• 2 years ago

    Just curious…

    Remember CrossfireX, where you could pair and AMD A-series APU with a base AMD graphics card and get increased performance?

    Does anyone know if this is the case with Ryzen, and if there options there? Maybe it has already been said and I’ve had my nose in a book for a few months, just checking.

    • Voldenuit
    • 2 years ago

    Has anyone tested the 2400G and 2200G with discrete graphics?

    I can imagine that they are attractive options right now for budget gamers wanting to wait out the current inflated dGPU prices. Buy a Ryzen 2400G now, get a 580 or 1070 later when prices drop.

    Is the 8x PCIE interface a bottleneck for modern games and cards? Does switching to a dGPU give the CPU more thermal headroom to boost? Inquiring minds want to know.

      • HERETIC
      • 2 years ago

      Not the best option for a discrete GPU.
      [url<]https://www.pcper.com/reviews/Processors/AMD-Ryzen-5-2400G-and-Ryzen-3-2200G-Review-Return-APU/Discrete-Gaming-Tests[/url<] In a few weeks we should be seeing Ryzen refresh,rumors floating around of a 15% improvement..................

    • anotherengineer
    • 2 years ago

    but but but I thought DX12 was supposed to be so much faster when I got the Pre-W10 memo?!?!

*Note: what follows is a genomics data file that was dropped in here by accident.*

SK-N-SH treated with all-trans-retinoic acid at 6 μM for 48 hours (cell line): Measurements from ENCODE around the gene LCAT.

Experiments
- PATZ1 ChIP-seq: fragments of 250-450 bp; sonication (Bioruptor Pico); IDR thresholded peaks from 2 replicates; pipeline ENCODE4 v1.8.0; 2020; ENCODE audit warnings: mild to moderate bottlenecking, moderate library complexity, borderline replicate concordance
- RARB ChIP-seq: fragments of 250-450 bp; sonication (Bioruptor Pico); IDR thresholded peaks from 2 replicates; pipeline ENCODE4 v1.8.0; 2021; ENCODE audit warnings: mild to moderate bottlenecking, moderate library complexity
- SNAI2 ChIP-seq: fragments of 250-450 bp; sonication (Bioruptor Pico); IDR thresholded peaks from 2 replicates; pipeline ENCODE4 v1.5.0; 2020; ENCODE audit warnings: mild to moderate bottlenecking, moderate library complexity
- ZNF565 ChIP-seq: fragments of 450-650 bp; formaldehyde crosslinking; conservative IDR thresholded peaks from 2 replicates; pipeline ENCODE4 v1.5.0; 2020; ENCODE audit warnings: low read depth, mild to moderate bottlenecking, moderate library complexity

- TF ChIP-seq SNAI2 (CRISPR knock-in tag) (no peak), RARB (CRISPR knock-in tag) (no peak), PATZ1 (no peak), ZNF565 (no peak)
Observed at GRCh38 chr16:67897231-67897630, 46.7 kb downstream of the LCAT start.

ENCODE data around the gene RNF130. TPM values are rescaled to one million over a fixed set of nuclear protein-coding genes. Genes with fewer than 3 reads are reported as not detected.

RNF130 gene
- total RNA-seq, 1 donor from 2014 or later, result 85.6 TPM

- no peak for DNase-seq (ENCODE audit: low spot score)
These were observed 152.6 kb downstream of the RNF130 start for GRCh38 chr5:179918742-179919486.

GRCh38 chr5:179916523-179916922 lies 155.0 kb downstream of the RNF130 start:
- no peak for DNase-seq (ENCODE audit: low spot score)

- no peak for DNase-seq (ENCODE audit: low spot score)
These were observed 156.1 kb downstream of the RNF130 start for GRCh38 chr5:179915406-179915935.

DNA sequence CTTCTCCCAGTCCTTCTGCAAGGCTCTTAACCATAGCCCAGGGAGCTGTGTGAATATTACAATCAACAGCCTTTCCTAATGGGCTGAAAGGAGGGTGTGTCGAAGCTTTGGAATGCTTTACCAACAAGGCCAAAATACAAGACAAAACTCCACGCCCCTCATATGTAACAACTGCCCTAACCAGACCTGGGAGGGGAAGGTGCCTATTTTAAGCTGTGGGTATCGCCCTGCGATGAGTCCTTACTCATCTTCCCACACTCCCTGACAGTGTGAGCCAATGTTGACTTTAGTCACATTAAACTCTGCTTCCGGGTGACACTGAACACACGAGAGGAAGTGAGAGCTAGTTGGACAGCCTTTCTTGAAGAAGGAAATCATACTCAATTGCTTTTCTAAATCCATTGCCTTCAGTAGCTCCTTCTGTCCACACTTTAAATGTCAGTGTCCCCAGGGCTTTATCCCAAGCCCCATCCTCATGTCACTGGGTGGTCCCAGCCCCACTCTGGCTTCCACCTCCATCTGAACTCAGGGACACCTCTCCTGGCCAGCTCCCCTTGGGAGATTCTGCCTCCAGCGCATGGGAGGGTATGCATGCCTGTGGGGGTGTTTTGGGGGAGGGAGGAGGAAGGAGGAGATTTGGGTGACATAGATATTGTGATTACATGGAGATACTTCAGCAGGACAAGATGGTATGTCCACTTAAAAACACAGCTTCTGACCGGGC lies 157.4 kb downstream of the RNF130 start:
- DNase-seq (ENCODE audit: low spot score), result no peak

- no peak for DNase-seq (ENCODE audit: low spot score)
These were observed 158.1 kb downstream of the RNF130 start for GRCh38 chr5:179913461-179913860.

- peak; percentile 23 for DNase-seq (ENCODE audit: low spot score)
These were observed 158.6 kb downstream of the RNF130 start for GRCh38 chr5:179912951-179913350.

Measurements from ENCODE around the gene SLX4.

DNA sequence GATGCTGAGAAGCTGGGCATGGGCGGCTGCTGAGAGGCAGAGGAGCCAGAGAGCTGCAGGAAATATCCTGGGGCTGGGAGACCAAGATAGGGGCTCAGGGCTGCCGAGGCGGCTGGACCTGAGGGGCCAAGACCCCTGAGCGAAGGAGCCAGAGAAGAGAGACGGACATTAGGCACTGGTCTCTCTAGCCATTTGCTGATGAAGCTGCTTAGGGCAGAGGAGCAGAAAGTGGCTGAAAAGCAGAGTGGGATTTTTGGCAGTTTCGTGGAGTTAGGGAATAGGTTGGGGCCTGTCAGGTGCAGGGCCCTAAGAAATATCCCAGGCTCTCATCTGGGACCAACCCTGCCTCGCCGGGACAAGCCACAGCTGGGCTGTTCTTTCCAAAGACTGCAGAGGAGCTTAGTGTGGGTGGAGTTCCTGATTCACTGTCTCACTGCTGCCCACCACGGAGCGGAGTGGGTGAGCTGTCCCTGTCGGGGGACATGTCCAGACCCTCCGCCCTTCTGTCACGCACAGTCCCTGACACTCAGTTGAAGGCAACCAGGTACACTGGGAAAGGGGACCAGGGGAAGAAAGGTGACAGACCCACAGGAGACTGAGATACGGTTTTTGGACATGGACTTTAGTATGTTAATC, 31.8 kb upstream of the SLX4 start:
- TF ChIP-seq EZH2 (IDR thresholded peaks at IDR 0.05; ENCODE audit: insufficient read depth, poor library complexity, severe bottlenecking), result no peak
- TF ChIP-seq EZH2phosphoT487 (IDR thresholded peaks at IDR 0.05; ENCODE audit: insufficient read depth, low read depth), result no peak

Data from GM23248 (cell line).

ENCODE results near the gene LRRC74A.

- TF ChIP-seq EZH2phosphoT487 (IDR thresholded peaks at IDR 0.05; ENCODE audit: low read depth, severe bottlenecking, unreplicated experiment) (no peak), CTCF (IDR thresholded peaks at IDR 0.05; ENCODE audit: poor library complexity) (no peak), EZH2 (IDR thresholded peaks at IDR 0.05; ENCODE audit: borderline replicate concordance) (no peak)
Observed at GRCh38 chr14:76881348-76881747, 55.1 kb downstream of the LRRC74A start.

• chuckula
      • 2 years ago

      That’s only on AMD GPUs because only AMD supports DX12!

    • HERETIC
    • 2 years ago

    Did you re-test the 1050 as well Jeff???????????

    • deruberhanyok
    • 2 years ago

    This is really odd. I ran some 1080p benchmarks on a few different budget cards and posted the results in the forum a few months ago:

    [url<]https://techreport.com/forums/viewtopic.php?f=3&t=120455[/url<] Given the overall higher performance of the RX550 in the 3dmark tests I ran, the Hitman results seemed normal to me. They were also what I expected, with the knowledge that the AMD cards just generally do better in Hitman (and, I think, always have a little edge against competing NVIDIA part in DX12/Vulkan titles). The Unigine tests used DX11 or OpenGL, and I think AMD's performance has always lagged NVIDIA there, so that also made sense. Superposition was an outlier, but then, it's a brand new benchmark and these were $70 video cards, so I wasn't expecting anything spectacular from any of them anyways. Now I'm thinking, maybe the GT 1030 is actually a better deal than it at first seemed, making the RX 550 kind of... unnecessary, even as a cheap dual-slot card. Curious to see if NVIDIA will have any kind of response. Though since it's a budget part that most people probably aren't looking at, I expect it will just be fixed in a driver release and that will be the end of it.